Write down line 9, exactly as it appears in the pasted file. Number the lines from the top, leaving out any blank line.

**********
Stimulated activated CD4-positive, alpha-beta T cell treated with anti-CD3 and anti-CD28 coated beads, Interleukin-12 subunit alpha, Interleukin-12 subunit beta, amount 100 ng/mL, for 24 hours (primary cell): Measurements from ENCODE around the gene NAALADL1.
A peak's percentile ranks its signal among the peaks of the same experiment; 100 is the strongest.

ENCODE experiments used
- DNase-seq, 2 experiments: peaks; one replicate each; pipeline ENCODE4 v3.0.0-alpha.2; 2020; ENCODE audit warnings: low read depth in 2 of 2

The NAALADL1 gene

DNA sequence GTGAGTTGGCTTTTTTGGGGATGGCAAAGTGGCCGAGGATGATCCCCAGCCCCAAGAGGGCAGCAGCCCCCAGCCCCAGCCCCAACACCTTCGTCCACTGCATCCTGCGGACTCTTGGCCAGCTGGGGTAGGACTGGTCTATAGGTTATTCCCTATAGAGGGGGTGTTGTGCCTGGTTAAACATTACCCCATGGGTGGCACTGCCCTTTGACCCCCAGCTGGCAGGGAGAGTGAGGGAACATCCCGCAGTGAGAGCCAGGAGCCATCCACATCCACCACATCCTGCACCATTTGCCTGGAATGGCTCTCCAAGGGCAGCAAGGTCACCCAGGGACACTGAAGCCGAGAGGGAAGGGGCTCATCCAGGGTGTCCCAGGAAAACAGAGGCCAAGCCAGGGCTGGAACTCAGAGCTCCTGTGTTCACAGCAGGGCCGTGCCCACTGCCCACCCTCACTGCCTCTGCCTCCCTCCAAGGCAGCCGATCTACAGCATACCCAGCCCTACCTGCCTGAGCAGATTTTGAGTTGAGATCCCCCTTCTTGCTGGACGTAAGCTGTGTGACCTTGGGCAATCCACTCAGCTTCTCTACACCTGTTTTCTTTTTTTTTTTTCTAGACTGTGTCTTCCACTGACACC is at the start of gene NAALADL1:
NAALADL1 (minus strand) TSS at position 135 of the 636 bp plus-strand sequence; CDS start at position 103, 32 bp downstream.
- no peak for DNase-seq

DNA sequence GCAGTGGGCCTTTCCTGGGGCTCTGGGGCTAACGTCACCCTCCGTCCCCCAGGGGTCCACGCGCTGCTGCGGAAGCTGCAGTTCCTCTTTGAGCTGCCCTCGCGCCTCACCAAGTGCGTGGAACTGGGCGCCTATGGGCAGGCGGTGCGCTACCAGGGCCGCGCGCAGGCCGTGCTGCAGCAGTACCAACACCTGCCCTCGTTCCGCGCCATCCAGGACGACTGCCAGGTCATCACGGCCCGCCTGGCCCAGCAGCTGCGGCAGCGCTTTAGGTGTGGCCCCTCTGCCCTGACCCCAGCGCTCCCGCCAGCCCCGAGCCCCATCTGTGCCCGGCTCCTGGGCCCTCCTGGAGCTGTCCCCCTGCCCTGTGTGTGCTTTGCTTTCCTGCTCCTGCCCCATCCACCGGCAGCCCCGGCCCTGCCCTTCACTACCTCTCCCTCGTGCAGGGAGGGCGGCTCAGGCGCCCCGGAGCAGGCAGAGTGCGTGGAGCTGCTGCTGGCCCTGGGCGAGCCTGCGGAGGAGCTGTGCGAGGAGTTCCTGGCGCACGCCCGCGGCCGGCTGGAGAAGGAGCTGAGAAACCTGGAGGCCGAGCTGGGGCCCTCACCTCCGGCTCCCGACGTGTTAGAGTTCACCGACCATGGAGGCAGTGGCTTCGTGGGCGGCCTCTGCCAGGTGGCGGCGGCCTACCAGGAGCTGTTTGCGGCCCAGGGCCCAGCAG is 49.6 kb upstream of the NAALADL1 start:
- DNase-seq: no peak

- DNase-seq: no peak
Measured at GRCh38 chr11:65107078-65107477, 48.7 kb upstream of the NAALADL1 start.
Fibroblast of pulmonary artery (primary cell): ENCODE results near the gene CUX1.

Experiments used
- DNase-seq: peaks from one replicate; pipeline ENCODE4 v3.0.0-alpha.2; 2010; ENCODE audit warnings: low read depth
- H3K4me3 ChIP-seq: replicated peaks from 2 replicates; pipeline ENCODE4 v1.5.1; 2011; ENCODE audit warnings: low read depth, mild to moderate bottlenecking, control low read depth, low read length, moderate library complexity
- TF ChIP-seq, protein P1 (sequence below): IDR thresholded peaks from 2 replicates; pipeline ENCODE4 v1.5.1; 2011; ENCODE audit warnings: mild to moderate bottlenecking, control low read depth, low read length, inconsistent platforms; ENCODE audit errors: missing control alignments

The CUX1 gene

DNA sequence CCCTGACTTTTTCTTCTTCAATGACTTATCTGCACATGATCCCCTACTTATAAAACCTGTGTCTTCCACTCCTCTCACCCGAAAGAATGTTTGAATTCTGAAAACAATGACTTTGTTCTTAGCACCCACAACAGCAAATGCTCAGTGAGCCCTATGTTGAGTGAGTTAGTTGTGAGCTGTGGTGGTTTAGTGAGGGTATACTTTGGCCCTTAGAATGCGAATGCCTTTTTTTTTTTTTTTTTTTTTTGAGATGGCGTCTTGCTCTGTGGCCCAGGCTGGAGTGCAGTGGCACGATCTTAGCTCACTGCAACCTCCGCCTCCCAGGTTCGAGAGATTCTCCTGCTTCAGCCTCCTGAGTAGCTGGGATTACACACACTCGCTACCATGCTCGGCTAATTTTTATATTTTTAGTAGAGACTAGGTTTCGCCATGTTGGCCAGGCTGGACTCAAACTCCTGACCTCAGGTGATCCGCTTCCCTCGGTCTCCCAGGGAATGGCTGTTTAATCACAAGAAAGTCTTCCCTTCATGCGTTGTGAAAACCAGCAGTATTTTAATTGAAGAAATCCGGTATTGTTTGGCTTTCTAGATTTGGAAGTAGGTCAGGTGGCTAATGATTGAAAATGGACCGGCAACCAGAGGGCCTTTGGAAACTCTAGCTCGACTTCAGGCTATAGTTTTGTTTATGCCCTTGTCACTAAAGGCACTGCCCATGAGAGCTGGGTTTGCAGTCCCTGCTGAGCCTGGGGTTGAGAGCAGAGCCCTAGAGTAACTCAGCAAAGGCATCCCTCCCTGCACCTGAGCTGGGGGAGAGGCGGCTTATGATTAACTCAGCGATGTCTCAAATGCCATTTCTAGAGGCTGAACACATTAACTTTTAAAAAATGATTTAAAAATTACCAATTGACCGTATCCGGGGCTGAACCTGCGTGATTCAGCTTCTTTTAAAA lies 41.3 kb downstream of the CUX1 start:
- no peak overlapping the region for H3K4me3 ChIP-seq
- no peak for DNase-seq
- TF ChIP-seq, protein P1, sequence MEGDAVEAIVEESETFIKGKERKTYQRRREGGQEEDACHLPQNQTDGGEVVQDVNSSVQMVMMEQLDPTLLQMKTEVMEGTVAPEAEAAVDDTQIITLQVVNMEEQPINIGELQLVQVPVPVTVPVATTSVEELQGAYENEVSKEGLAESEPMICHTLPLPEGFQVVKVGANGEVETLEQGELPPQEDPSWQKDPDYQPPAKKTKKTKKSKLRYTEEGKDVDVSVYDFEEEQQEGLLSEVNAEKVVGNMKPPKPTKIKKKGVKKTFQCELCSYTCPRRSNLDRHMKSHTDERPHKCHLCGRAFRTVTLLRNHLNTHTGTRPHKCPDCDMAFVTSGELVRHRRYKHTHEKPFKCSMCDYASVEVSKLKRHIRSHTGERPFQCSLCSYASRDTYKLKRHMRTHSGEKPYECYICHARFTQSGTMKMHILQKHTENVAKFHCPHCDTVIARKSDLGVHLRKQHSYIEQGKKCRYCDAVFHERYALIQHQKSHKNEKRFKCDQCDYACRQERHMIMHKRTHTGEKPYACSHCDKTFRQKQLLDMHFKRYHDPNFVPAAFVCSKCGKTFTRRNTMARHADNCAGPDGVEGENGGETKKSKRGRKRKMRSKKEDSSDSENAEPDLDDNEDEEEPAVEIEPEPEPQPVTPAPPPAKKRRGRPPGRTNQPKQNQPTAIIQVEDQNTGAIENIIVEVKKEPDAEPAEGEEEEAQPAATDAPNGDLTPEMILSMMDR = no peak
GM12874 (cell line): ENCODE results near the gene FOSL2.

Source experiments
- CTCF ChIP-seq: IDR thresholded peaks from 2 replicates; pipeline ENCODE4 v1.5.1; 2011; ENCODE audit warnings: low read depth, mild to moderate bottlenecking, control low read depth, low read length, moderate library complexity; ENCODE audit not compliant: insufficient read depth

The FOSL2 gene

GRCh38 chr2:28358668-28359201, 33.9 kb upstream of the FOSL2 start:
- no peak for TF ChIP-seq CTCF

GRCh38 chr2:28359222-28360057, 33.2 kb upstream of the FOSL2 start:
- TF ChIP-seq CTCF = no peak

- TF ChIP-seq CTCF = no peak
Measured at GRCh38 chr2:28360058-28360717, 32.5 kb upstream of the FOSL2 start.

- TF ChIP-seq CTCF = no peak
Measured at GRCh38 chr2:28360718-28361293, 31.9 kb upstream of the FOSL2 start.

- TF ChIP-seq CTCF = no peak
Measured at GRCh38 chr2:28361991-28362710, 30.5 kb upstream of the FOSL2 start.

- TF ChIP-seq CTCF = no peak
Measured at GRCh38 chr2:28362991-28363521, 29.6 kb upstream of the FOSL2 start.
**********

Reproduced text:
DNA sequence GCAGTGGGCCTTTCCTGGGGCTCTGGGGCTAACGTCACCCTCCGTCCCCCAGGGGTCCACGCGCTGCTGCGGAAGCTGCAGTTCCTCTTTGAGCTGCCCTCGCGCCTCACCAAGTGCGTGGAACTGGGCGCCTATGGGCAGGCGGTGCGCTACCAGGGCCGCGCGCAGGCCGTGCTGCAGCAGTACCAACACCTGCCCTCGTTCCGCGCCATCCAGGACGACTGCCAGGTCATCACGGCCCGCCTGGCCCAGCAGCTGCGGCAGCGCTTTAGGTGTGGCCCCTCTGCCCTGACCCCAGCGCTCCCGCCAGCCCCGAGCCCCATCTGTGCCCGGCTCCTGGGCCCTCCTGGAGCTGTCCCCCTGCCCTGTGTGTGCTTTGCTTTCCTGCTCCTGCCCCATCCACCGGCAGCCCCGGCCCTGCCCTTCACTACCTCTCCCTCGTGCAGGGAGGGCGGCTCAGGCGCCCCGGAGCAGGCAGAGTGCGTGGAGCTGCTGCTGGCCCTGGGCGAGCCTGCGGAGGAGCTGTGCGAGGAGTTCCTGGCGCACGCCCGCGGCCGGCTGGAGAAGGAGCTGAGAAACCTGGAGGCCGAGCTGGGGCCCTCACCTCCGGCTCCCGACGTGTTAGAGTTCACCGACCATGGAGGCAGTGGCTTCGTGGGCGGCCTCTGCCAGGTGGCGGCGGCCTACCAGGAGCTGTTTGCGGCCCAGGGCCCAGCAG is 49.6 kb upstream of the NAALADL1 start: